By Whitney Jeleniewski on | No Comments
I am not a Texan. This became abundantly clear after my first spring in Texas. My husband and I moved to west central Texas in April of 2010. And as we drove through Dallas on I-20 we were thoroughly confused and amazed at the amount of cars and people pulled over on the side of the highway!
We thought surely there must have been some big accident, or a fire, or an air show. But we looked and looked and all we saw were cars, cameras, people, and the flowers. Surely, we must’ve missed “the show.” We have wildflowers on the sides of the road where I’m from in Massachusetts, but you pull over only for ONE reason and it’s not to take pictures...of Little. Blue. Flowers.
It wasn’t until the following Spring that I discovered, as a photographer, what all the hoopla was about. I received floods of emails asking, “Are you taking pictures in the Bluebonnets?” and “Where are the Bluebonnet fields?” I had to google what a Bluebonnet was. These were not just weeds, these were not just flowers, these were Texas Bluebonnets - Texas State flower!
I’ve come to find the Bluebonnet to be a welcome burst of springtime color and a justifiable source of Texas pride, and like any treasure, you might need a map with an "X" marking the spot of where to find the perfect Bluebonnet field.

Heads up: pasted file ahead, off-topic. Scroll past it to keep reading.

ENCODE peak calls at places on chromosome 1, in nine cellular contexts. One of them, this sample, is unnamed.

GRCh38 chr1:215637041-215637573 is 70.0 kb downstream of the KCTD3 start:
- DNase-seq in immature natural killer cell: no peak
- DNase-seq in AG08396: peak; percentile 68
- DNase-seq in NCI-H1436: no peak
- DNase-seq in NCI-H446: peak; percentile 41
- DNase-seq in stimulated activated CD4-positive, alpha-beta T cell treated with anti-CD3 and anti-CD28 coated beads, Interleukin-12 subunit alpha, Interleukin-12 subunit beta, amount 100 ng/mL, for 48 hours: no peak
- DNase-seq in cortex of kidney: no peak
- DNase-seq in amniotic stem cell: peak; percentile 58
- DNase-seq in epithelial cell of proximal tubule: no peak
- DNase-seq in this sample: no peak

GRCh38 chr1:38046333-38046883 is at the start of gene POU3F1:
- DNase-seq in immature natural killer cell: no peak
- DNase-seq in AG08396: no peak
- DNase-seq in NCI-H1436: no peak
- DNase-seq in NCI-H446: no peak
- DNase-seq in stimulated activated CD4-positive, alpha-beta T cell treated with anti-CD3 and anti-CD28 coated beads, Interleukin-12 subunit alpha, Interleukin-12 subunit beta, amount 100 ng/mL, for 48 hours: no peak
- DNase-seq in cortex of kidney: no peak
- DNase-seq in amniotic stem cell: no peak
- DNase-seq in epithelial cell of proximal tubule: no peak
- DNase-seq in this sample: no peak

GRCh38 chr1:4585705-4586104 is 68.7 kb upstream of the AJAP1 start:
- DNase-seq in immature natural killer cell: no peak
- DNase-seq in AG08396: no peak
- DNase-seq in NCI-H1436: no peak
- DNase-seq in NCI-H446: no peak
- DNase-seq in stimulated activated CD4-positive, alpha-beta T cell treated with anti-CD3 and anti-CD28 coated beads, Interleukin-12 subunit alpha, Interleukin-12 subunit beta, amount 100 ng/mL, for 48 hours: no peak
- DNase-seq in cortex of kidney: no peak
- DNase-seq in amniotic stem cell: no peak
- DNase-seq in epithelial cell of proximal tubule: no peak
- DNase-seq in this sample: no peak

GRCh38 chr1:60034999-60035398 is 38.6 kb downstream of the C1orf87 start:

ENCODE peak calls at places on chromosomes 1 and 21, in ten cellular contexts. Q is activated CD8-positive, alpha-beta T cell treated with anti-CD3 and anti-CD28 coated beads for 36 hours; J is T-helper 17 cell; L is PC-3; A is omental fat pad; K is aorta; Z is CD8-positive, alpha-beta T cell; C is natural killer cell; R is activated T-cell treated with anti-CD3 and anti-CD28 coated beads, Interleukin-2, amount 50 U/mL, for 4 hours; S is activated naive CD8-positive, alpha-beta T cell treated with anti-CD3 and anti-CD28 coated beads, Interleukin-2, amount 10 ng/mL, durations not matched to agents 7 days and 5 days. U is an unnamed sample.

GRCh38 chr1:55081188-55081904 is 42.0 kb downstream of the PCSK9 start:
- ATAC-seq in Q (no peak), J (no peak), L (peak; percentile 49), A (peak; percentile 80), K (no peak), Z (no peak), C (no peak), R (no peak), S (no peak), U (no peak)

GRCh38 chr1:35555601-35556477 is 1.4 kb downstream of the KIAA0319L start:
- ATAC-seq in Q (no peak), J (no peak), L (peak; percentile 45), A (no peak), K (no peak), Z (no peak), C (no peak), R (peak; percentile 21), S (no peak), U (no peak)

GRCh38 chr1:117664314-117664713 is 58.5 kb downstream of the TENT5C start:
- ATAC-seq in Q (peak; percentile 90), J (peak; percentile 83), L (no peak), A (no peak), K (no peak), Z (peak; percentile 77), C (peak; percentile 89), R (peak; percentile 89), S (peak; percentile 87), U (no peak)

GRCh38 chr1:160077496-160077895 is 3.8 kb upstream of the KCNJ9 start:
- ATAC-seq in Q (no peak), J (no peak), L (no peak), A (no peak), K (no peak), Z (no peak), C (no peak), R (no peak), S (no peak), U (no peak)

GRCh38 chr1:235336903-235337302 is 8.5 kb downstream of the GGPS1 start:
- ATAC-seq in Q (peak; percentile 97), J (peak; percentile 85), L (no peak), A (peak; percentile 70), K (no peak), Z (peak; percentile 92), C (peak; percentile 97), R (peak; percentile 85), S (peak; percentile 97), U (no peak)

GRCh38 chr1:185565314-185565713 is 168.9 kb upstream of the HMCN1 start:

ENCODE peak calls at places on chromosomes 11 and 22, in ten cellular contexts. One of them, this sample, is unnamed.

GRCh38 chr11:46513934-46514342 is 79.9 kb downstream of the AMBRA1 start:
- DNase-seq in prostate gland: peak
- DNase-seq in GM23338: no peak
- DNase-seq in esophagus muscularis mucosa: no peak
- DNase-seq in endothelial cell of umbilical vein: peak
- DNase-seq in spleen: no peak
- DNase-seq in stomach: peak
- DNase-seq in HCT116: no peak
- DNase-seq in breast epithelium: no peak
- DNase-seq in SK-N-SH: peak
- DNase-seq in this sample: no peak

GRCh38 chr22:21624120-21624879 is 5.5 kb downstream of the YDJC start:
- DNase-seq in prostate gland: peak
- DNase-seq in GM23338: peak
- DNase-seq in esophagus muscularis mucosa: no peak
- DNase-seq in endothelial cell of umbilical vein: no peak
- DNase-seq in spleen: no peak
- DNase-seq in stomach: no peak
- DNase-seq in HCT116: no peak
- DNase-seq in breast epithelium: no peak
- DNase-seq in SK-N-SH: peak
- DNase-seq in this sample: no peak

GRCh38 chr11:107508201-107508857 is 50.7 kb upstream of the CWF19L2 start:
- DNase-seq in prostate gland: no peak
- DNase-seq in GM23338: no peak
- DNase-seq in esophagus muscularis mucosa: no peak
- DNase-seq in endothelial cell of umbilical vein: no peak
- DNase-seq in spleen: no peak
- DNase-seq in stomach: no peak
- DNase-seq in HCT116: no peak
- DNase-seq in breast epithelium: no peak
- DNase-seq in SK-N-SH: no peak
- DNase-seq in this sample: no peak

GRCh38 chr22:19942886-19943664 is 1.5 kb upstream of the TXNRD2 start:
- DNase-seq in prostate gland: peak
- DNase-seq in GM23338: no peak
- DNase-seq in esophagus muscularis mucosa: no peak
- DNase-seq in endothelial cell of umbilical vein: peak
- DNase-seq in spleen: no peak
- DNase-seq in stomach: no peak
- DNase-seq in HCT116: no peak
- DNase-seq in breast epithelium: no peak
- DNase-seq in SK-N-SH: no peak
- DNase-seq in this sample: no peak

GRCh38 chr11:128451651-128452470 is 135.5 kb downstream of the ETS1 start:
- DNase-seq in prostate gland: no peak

Photographers will lie, cheat, and sell their youngest to Rumpelstiltskin to protect the location of “their” Bluebonnet patch if they were lucky enough to find one.
So, if you find that elusive patch or strike it lucky and find a field, how do you get the most out of your photos?!
Try to plan your photography session for 2 hours after sunrise or 2 hours prior to sunset. I actually tighten this golden hour requirement up to 1 hour, especially when the Bluebonnets tend to be in wide open fields with lots of direct sun. Also, I tend to be shooting small children who do not respond well to “don’t squint.”
Let me elaborate. Use simple props. All sorts of God’s creations tend to be hiding in the Bluebonnets. Snakes, thorns, and fire ants. I use props to safeguard children against these sneaky little hazards.
Keep the props simple (an apple crate, a simple wooden chair) as you don’t want to distract from the beauty of the bluebonnets or your subject. Some prefer to use blankets, but use them sparingly, as you don’t want to flatten the flowers for those after you!
Organic, muted tones in the flowers are best. If it were up to me, I would pick earth tones, denim and boots. If you prefer a little more color, wear colors complimentary to the bluebonnets (yellows/oranges/peach). Avoid neon colors and patterns.
I hope these tips help and I wish you much success in capturing the magic of the Texas Bluebonnet!
Additional Recommended Reading: 10 Essential Bluebonnet Photography Tips
Do you have any questions or comments about Texas Bluebonnet Photography? Leave us a comment below - we would LOVE to hear from you! And PLEASE SHARE our tutorial using the social sharing buttons (we really appreciate it)!
Hello! I’m Whitney, a portrait photographer, specializing in newborns, babies and children. My studio for newborn work is in Abilene, Texas, but I also serve Sweetwater, Ft. Worth, Dallas and surrounding areas . As a mother of two children myself, I’m very familiar with the cliché “they grow up too fast”. But it’s true; they really do! And those precious newborn moments are over in a flash.